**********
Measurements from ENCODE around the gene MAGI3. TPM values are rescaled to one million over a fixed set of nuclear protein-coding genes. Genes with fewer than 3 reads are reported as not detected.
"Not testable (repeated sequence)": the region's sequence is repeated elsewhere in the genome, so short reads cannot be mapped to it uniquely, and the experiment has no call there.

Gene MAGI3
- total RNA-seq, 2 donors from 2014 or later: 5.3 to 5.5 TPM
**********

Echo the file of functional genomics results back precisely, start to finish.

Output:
Measurements from ENCODE around the gene MAGI3. TPM values are rescaled to one million over a fixed set of nuclear protein-coding genes. Genes with fewer than 3 reads are reported as not detected.
"Not testable (repeated sequence)": the region's sequence is repeated elsewhere in the genome, so short reads cannot be mapped to it uniquely, and the experiment has no call there.

Gene MAGI3
- total RNA-seq, 2 donors from 2014 or later: 5.3 to 5.5 TPM